- Homebrew Wind Power Hands-On Workshop: North Carolina, March 2017
- Upcoming Classes
- Firefighter PV Safety
- IREC, IAFF launch online firefighter PV safety training course
- Off-Grid Power Systems for Remote Locations
- Three New Renewable Energy Classes Scheduled for NABCEP CEUs
- Wind Power Reality - An Introduction to Small Wind Power
- Wind Turbine Design and Construction -- Homebrew Wind Power
- Wind Turbine Towers and Installation
- Water Pumping with Renewable Energy
- Past Renewable Energy Seminars
- Homebrew Wind Power Blog
- Buckville Publications Books
The Evergreen Institute, Gerald, Missouri, 2009
Last week DanF, George, Scotty, and I all went out to the Evergreen Institute in MO to teach a 6 day workshop on how to build a wind turbine. This is one of the latest projects Dan Chiras is taking on ~ to provide a forum for workshops on sustainable living and renewable energy. It's a beautiful piece of land with a large classroom building, a nice house with a downstairs apartment, a big barn to work in ~ a pond, and 50 acres to hike around on. It's located just outside of Gerald MO. We had a total of 17 students, our goal was to start with pipe and other bits of steel, magnets, wire and some lumber and finish with three wind turbines, 7, 10, and 12 feet in diameter.
The Barn is huge, perhaps 5000 or more square feet. It's fairly empty - has a nice concrete floor, good lighting etc. It was fairly devoid of tools when we showed up, so the day before the workshop we had to create a metal shop, wood shop, and an 'alternator shop' - and classroom space with a movie screen, breakfast area, tables, a white board and seating for about 25 folks.
The house was perfect, downstairs was a 'public' bathroom with shower ~ some sleeping space and a public kitchen/laundry area.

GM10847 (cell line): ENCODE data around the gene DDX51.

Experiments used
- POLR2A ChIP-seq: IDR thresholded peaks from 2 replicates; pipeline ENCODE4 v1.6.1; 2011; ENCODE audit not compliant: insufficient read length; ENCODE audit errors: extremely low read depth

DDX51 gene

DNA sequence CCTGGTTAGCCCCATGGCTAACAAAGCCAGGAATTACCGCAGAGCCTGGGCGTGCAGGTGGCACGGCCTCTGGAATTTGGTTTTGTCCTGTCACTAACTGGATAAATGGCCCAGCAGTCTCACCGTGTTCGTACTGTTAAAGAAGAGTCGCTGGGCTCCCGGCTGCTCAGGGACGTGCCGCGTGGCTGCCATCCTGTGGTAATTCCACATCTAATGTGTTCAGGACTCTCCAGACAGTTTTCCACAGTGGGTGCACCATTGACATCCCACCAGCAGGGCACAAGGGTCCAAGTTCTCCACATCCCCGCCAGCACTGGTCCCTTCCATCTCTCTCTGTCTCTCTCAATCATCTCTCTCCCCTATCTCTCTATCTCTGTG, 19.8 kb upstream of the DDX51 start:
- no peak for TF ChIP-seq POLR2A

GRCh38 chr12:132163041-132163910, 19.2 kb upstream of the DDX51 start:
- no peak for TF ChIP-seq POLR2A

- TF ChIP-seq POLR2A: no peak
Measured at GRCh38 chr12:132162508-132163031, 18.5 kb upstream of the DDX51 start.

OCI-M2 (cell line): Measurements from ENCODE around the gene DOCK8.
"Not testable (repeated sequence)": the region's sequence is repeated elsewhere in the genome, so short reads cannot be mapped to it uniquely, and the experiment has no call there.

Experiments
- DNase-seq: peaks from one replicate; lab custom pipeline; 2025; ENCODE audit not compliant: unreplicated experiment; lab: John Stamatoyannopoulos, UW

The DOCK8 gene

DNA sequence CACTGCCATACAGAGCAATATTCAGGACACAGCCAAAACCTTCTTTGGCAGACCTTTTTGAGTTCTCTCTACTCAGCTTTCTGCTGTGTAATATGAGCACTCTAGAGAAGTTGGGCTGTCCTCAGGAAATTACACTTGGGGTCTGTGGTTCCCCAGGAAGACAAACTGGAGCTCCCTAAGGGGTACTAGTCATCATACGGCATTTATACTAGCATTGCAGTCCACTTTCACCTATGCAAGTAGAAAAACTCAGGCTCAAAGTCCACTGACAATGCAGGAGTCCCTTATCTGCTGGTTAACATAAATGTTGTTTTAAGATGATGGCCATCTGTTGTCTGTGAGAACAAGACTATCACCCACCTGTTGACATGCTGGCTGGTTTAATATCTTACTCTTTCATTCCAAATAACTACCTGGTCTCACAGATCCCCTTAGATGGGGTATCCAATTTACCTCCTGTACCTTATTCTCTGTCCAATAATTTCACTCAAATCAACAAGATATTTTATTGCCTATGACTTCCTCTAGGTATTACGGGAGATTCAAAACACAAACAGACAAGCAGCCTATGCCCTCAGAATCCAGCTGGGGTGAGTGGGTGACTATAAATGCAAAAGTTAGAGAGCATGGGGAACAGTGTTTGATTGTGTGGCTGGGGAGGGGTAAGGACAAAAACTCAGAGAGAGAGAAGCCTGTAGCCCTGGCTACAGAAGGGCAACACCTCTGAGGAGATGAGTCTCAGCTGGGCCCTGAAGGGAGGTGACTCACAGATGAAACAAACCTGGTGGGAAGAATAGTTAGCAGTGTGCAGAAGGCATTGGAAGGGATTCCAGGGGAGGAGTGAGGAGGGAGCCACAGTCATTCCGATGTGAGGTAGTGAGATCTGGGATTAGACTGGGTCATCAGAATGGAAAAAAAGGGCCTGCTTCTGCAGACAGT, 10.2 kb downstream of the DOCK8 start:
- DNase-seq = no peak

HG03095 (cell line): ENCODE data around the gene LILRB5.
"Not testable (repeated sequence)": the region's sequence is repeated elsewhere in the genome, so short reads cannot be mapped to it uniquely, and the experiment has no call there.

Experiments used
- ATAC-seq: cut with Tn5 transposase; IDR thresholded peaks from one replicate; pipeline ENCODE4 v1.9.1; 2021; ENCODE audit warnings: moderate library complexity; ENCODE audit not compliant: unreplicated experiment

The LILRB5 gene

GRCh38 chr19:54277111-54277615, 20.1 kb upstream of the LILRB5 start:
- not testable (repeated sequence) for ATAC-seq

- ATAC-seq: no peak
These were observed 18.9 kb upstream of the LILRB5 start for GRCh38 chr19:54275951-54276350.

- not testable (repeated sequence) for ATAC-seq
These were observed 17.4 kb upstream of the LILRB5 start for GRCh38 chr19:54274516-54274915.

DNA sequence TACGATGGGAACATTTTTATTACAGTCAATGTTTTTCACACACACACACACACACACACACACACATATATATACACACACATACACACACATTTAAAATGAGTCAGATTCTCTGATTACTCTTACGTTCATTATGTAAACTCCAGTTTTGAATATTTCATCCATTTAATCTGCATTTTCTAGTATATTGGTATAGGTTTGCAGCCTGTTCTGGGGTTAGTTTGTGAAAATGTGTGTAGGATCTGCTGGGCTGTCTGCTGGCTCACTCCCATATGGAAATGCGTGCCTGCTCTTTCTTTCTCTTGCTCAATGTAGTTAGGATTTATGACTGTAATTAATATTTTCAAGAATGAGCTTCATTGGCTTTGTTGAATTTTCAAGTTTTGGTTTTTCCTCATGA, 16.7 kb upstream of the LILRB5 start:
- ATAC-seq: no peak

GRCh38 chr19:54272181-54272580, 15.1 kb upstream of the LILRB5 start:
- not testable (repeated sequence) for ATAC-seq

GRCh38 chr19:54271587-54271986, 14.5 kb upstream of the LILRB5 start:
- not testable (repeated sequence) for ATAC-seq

Dan presented a very good 'intro to wind' course throughout the workshop. He talked and gave a power point presentation for perhaps the first two hours of every day. This was the perfect way for folks to wake up... drink cofee, and learn some realities about small wind energy.
After Dan gave his presentation I'd give a bit of a talk about what we needed to to and why.. and, what got done, what went well... what didnt etc. Some of the folks wanted to argue about the best ways to do things and about how things worked so I decided to charge extra for arguments.
This might have been an argument, we are not sure.
It was quite a lot of work, we pretty much started at 8:00 am and ended at 5:30. Every day ended with a cold drink and a beautiful sunset.
Pictured above is George with the can of 'George Repellant' that we had to provide for the students in case George got out of hand...
We brought magnet rotors that had been cut on a water jet table for the 12 foot and the 10 foot diameter machines. Pictured above LC is using a compass with a torch to cut out the rotor for the smaller 7 foot turbine.
At home we have a small milling machine but there we only had a small, fairly fast drill press - so, to cope pipe they had to use a big heavy/slow hand drill. Pictured above folks are cutting through 2 inch pipe with a hole saw.
We took most of the grinding work outside because of the noise and dust. Pictured above Mike is cleaning up the tail bracket for the 12 foot machine.
The 12 foot turbine is just like the 'blue diamond' we made in Nicaragua with a few small changes. The stator bracket is fabricated from 2.5 inch x 3/8 inch bar stock.
We didn't have a vice big enough to hold the 12 foot machine at the right angle for setting up the tail bracket... so we welded the machine to the table so we could get it setup right.
Pictured above I'm explaining the position of the tail boom. It's at somewhat of an angle up, so that it looks nice - and to the side to help it run square with the wind. I find that none of these machines run that square to the wind all the time and the angle we put there is about 10 deg. More would probably square it up more, but I think it looks funny so it's a compromise.
Welding the tail boom to the 12 foot wind turbine.
We brought stainless steel banding so we could band the magnet rotors. Bill brought lots of his own welding equipment - normally we mig weld the bands, but the tig welder is probably a better way to go. Pictured above they're tig welding the bands so that later we can heat them up and shrink them around the magnet rotors.